Assessing comprehensive performance of biofilm formation and water quality in drinking water distribution systems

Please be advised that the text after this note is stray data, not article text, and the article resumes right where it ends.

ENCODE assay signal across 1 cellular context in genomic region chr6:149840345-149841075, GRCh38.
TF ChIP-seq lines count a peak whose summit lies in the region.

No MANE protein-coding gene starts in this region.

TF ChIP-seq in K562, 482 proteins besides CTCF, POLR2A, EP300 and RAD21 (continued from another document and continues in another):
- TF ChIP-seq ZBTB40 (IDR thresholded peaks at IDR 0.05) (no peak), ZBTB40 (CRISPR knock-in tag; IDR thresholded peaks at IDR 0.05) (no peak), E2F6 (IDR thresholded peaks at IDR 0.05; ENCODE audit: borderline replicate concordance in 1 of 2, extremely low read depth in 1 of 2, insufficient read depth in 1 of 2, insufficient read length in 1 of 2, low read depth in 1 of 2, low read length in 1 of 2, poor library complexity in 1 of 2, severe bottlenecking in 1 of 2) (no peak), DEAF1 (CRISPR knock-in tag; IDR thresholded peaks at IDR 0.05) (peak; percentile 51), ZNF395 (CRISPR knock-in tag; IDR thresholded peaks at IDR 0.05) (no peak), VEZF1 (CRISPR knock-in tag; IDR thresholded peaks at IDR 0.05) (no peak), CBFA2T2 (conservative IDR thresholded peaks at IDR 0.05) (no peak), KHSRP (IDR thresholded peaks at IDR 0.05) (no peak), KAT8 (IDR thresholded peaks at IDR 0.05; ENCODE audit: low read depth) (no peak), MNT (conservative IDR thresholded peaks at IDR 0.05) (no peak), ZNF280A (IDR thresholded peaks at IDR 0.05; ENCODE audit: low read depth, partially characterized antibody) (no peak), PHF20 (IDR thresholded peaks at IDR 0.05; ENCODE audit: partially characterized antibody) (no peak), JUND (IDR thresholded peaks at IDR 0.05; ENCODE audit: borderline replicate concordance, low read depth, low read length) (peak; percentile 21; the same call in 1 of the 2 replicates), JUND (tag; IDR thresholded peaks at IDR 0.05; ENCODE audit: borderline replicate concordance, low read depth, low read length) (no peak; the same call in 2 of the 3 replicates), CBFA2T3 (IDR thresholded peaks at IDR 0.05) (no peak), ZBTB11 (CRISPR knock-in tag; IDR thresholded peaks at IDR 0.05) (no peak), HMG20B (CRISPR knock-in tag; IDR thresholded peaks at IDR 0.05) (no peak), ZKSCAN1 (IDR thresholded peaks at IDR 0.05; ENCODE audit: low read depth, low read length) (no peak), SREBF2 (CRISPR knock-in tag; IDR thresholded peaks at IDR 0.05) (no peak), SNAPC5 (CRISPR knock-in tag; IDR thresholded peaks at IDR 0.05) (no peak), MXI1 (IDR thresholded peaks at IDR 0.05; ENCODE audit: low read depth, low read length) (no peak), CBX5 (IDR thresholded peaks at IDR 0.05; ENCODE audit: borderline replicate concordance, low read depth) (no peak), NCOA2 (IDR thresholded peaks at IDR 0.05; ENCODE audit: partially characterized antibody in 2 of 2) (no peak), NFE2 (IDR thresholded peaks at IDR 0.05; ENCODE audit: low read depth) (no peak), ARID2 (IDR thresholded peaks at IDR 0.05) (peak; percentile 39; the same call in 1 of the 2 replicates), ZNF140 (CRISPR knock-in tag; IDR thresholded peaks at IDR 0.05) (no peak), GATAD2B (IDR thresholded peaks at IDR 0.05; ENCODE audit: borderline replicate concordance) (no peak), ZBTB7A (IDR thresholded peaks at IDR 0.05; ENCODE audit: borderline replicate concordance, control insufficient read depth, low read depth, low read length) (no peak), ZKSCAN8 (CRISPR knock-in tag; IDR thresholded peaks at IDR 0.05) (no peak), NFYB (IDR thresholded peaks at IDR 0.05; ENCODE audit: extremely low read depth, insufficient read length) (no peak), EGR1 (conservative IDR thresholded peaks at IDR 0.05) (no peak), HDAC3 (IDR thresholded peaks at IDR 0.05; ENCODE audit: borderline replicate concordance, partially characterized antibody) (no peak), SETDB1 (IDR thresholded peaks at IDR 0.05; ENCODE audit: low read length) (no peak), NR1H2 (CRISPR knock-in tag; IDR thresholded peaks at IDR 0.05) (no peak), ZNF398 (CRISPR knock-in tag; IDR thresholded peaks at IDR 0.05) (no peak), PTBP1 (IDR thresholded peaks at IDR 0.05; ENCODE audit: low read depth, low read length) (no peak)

Environmental fluctuations shape biofilm formation in drinking water distribution systems (DWDSs) and therefore distributed water quality. Yet the comprehensive performance in response to complex environmental conditions remains unclear. We investigated biofilm formation and distributed water quality under various nutrients, including chlorine concentrations and hydrodynamic conditions. Results showed that environmental fluctuations collectively induced changes in microbial propagation, which were mostly associated with turbidity variations, concentrations of total organic carbon, NH4+-N and soluble phosphorus compared to the other parameters. Fuzzy pattern recognition analysis integrating multiple water quality indicators revealed that low nutrient availability and addition of mild chlorine at 0.50 mg/L at 0.50 m/s flow velocity were the most favorable conditions screened for optimized comprehensive performance, while nutrient supplements yielded significant performance deterioration. These quantitative estimations offer new insights into advanced understanding of the system performance responding to often complex environmental fluctuations, essential for optimized design and practical functioning of DWDSs.